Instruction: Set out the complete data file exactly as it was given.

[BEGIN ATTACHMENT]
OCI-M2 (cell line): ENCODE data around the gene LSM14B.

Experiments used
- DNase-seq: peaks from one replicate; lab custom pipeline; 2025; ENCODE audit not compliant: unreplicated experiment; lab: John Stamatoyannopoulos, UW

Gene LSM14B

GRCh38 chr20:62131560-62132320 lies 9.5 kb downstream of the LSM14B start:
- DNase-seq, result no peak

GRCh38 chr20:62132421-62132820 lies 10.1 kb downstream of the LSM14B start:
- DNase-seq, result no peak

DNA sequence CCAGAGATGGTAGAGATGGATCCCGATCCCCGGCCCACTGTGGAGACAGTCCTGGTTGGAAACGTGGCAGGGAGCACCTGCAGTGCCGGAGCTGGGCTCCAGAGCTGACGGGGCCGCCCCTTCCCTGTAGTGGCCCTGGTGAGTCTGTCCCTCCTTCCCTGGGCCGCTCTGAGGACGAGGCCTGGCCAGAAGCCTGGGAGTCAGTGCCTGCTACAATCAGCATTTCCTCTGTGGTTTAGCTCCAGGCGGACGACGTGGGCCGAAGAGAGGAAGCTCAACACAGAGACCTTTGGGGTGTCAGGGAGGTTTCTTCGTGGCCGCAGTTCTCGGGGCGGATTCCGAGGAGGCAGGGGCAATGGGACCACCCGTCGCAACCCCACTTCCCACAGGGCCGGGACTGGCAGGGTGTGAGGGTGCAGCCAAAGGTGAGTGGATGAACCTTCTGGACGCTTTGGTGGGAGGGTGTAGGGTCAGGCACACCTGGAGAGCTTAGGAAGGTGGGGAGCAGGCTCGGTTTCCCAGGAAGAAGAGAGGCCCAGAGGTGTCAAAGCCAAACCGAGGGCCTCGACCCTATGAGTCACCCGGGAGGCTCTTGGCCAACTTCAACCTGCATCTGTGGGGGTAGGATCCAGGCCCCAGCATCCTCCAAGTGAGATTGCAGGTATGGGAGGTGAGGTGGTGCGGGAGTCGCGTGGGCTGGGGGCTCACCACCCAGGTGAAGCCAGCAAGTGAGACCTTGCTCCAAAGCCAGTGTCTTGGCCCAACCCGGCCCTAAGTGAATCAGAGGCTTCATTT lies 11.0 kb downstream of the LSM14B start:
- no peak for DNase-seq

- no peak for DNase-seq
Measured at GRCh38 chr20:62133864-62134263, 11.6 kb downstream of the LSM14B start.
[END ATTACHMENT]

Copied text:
OCI-M2 (cell line): ENCODE data around the gene LSM14B.

Experiments used
- DNase-seq: peaks from one replicate; lab custom pipeline; 2025; ENCODE audit not compliant: unreplicated experiment; lab: John Stamatoyannopoulos, UW

Gene LSM14B

GRCh38 chr20:62131560-62132320 lies 9.5 kb downstream of the LSM14B start:
- DNase-seq, result no peak

GRCh38 chr20:62132421-62132820 lies 10.1 kb downstream of the LSM14B start:
- DNase-seq, result no peak

DNA sequence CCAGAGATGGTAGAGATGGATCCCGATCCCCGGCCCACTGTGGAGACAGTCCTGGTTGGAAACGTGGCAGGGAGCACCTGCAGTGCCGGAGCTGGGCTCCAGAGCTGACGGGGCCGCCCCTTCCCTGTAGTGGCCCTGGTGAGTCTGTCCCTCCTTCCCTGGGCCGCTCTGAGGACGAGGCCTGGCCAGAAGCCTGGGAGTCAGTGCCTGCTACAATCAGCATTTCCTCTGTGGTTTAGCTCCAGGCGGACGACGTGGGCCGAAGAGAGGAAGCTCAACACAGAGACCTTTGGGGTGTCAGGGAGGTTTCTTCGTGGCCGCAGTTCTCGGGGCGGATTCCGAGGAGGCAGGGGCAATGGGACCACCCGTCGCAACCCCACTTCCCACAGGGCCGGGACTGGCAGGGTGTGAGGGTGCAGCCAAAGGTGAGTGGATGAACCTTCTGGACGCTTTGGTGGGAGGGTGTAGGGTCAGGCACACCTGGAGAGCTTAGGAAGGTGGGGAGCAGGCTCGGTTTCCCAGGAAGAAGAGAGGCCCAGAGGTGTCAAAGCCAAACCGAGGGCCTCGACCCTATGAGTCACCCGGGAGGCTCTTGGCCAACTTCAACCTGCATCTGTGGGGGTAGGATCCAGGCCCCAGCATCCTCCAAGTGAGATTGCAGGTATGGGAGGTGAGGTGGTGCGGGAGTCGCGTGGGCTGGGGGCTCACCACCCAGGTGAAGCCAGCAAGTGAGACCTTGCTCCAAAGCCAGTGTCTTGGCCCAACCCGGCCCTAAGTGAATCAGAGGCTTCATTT lies 11.0 kb downstream of the LSM14B start:
- no peak for DNase-seq

- no peak for DNase-seq
Measured at GRCh38 chr20:62133864-62134263, 11.6 kb downstream of the LSM14B start.